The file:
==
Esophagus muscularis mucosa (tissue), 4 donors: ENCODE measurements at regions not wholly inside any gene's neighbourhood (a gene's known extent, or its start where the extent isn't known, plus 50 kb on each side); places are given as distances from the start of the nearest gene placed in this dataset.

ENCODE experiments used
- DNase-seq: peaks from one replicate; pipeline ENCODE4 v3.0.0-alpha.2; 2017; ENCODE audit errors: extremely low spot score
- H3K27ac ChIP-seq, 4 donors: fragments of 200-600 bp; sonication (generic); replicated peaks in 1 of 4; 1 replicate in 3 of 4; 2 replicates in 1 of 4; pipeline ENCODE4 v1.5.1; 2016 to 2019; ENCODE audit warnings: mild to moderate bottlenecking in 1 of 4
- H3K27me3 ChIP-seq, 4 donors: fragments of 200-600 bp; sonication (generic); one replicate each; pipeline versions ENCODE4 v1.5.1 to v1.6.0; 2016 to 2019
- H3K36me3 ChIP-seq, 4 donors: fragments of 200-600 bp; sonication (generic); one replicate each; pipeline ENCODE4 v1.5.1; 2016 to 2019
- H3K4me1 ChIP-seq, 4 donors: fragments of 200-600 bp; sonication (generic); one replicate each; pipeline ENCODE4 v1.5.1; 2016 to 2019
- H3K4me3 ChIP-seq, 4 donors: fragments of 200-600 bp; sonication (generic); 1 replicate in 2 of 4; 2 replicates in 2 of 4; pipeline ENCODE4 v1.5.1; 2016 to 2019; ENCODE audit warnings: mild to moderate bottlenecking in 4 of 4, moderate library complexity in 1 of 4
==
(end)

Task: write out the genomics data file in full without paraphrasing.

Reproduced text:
Esophagus muscularis mucosa (tissue), 4 donors: ENCODE measurements at regions not wholly inside any gene's neighbourhood (a gene's known extent, or its start where the extent isn't known, plus 50 kb on each side); places are given as distances from the start of the nearest gene placed in this dataset.

ENCODE experiments used
- DNase-seq: peaks from one replicate; pipeline ENCODE4 v3.0.0-alpha.2; 2017; ENCODE audit errors: extremely low spot score
- H3K27ac ChIP-seq, 4 donors: fragments of 200-600 bp; sonication (generic); replicated peaks in 1 of 4; 1 replicate in 3 of 4; 2 replicates in 1 of 4; pipeline ENCODE4 v1.5.1; 2016 to 2019; ENCODE audit warnings: mild to moderate bottlenecking in 1 of 4
- H3K27me3 ChIP-seq, 4 donors: fragments of 200-600 bp; sonication (generic); one replicate each; pipeline versions ENCODE4 v1.5.1 to v1.6.0; 2016 to 2019
- H3K36me3 ChIP-seq, 4 donors: fragments of 200-600 bp; sonication (generic); one replicate each; pipeline ENCODE4 v1.5.1; 2016 to 2019
- H3K4me1 ChIP-seq, 4 donors: fragments of 200-600 bp; sonication (generic); one replicate each; pipeline ENCODE4 v1.5.1; 2016 to 2019
- H3K4me3 ChIP-seq, 4 donors: fragments of 200-600 bp; sonication (generic); 1 replicate in 2 of 4; 2 replicates in 2 of 4; pipeline ENCODE4 v1.5.1; 2016 to 2019; ENCODE audit warnings: mild to moderate bottlenecking in 4 of 4, moderate library complexity in 1 of 4